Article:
Bisphenol A (BPA) is a chemical compound widely used in manufacturing plastic products. Recent epidemiological studies suggest BPA exposure is positively associated with the incidence of type 2 diabetes mellitus (T2DM), however the mechanisms underlying this link remain unclear. Human islet amyloid polypeptide (hIAPP) is a hormone synthesized and secreted by the pancreatic β-cells. Misfolding of hIAPP into toxic oligomers and mature fibrils can disrupt cell membrane and lead to β-cell death, which is regarded as one of the causative factors of T2DM. To test whether there are any connections between BPA exposure and hIAPP misfolding, we investigated the effects of BPA on hIAPP aggregation using thioflavin-T based fluorescence, transmission electronic microscopy, circular dichroism, dynamic light scattering, size-exclusion chromatography,fluorescence-dye leakage assay in an artificial micelle system and the generation of reactive oxygen species in INS-1 cells. We demonstrated that BPA not only dose-dependently promotes the aggregation of hIAPP and enhances the membrane disruption effects of hIAPP, but also promotes the extent of hIAPP aggregation related oxidative stress. Taken together, our results suggest that BPA exposure increased T2DM risk may involve the exacerbated toxic aggregation of hIAPP.
Citation: Gong H, Zhang X, Cheng B, Sun Y, Li C, Li T, et al. (2013) Bisphenol A Accelerates Toxic Amyloid Formation of Human Islet Amyloid Polypeptide: A Possible Link between Bisphenol A Exposure and Type 2 Diabetes. PLoS ONE 8(1): e54198. doi:10.1371/journal.pone.0054198
Editor: Angel Nadal, Universidad Miguel Hernández de Elche, Spain
Received: October 9, 2012; Accepted: December 11, 2012; Published: January 23, 2013
Copyright: © 2013 Gong et al. This is an open-access article distributed under the terms of the Creative Commons Attribution License, which permits unrestricted use, distribution, and reproduction in any medium, provided the original author and source are credited.
Funding: This work was supported by the National Basic Research Program of China (2009BC918304 & 2012CB524901 to LZ), the Natural Science Foundation of China (Nos. 81222043, 30970607, 81172971 to KH; and Nos. 81100687 & 31271370 to LZ), the Program for New Century Excellent Talents in University (NECT10-0623 to LZ & NECT11-0170 to KH). The funders had no role in study design, data collection and analysis, decision to publish, or preparation of the manuscript.
Competing interests: The authors have declared that no competing interests exist.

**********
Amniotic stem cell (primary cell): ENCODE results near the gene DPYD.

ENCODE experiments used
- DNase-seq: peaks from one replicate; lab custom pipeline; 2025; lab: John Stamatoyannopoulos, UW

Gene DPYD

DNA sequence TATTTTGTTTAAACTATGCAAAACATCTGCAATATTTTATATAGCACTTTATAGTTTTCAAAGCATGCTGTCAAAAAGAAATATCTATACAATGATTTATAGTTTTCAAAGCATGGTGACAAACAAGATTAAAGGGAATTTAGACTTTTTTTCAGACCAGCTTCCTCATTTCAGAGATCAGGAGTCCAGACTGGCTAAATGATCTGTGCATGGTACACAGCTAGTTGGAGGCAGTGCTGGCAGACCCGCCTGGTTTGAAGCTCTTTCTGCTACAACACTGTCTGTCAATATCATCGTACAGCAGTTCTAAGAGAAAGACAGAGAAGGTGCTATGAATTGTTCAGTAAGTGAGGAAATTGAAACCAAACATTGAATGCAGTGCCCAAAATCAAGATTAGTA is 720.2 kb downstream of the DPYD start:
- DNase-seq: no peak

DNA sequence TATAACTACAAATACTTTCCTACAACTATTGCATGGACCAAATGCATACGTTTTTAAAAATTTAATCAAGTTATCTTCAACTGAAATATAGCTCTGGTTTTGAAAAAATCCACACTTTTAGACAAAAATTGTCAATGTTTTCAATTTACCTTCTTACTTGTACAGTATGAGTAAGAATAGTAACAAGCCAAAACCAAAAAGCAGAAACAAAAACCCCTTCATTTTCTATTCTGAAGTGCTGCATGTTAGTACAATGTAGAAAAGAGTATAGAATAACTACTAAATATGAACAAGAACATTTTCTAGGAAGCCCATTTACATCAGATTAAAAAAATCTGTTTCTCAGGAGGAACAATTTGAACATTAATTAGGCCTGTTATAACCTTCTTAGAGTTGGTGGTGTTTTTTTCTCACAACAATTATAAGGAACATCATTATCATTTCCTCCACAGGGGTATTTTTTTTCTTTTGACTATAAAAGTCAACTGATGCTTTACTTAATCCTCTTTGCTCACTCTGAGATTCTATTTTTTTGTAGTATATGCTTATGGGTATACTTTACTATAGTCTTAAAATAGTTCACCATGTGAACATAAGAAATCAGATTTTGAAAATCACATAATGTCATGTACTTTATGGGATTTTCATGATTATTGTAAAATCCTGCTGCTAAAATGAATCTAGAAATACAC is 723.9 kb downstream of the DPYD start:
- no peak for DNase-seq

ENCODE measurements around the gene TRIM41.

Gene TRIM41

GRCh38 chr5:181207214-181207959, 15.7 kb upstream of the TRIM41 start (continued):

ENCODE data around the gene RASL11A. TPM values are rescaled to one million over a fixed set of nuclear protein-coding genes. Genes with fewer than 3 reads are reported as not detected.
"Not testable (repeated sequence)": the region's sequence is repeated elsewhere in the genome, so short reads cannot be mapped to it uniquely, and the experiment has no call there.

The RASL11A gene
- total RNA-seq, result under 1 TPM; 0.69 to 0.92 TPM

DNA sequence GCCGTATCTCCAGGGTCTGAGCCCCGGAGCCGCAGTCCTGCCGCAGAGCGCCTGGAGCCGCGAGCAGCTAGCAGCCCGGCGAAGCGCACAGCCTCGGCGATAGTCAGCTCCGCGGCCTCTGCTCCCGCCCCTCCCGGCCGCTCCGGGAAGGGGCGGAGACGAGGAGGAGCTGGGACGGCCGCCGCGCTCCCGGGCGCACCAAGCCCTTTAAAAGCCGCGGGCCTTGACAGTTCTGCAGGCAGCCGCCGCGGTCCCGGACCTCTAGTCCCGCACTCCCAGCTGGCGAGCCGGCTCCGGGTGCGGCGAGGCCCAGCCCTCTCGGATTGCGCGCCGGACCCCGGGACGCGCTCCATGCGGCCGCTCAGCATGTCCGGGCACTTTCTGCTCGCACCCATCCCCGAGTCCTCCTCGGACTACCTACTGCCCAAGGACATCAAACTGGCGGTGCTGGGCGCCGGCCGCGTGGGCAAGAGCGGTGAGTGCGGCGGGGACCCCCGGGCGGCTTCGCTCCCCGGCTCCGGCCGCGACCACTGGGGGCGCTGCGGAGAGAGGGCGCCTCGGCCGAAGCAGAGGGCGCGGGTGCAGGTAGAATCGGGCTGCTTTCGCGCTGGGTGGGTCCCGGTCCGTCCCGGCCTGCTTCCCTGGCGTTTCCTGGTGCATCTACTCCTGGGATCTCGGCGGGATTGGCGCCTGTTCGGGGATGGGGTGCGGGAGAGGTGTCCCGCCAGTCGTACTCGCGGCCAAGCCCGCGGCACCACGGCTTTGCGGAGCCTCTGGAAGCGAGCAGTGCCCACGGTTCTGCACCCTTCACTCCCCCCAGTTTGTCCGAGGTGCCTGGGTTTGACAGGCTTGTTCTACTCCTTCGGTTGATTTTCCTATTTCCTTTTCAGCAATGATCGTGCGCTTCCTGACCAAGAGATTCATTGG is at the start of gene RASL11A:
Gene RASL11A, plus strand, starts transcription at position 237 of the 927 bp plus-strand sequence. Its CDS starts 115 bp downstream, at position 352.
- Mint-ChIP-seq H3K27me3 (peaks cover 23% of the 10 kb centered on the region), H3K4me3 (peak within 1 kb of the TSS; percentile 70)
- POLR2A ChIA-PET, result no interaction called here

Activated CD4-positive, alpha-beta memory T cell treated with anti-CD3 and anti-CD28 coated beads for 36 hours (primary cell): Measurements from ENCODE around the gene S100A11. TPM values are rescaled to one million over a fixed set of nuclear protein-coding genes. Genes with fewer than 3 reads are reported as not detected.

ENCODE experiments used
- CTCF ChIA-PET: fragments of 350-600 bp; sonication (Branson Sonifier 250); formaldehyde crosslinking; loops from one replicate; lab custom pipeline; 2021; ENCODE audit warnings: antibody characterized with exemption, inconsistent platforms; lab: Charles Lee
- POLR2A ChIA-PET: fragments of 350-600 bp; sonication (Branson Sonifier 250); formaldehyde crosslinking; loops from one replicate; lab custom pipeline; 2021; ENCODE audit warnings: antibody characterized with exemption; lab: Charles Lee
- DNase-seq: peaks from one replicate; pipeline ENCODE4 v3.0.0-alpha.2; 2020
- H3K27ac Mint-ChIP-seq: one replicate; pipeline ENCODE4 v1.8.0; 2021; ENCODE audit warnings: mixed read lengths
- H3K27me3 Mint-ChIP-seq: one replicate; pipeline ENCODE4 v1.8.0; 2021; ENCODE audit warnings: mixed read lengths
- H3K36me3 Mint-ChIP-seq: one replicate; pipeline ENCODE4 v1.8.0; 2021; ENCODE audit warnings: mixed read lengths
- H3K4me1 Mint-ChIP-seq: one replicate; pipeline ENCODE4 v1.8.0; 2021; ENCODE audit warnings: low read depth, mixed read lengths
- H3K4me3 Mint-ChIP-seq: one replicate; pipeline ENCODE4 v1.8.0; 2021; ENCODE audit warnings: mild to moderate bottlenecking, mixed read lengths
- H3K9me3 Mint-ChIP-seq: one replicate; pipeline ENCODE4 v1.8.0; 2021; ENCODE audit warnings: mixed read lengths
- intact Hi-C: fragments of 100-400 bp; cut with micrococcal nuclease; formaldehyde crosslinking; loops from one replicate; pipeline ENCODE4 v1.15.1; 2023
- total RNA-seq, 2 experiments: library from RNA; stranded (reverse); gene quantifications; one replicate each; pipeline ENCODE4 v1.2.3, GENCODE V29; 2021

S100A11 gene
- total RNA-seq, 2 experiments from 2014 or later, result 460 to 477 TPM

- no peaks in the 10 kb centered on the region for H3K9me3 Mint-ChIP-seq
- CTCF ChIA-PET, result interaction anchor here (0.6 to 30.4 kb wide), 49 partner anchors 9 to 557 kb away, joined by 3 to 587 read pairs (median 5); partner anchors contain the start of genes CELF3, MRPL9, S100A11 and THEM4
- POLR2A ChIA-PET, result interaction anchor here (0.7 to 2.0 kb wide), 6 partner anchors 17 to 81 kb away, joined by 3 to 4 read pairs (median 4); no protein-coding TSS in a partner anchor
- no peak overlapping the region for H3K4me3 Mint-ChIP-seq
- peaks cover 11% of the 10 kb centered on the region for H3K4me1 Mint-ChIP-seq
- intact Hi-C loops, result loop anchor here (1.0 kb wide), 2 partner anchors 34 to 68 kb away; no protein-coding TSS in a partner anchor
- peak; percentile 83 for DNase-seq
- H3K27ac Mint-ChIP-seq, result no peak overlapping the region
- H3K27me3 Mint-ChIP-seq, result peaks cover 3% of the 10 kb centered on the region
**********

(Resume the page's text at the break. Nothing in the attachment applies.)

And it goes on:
Diabetes is a panepidemic endocrine disease, with approximately 285 million diagnosed patients worldwide . Non insulin dependent diabetes or type 2 diabetes mellitus (T2DM) accounts for more than 90% of diagnosed diabetes . An important causative factor of T2DM is the misfolding of human islet amyloid polypeptide (hIAPP), which is a 37-residue peptide synthesized and secreted by the pancreatic β-cells (Fig. 1A; ). Despite the important physiological functions including glycemic control and regulation of certain hormones , hIAPP has a high intrinsic propensity to misfold into toxic oligomers and linear fibrils . During this transition, natively unstructured hIAPP monomers first form β-structure rich oligomers, which further assemble into mature linear fibrils through lateral growth and elongation . The cytotoxicity of hIAPP is generally attributed to the membrane permeabilization ability of hIAPP oligomers and mature fibrils, which cause apoptosis and eventually the onset of diabetes –. Therefore, preventing the formation of toxic hIAPP amyloid has been viewed as a plausible therapeutic approach for T2DM .
(A) Primary sequence of hIAPP with a disulfide bridge between Cys-2 and Cys-7. (B) Chemical structure of bisphenol A.
Bisphenol A (BPA; Fig. 1B) is a compound widely used in polycarbonate, epoxy resins and other polymer materials for manufacturing plastic utensils. The leach of BPA from plastic products is considered an important environmental issue . Humans are exposed to BPA primarily through oral and inhalation routes . BPA exposure is associated with multiple diseases, such as diseases of the reproductive system, nervous system and sexual dysfunction –, as well as increased risk of cancer and heart disease , . Although the exact molecular mechanisms of BPA toxicity remain unclear, official policies have been enacted or are being considered in many countries to reduce the BPA exposure worldwide .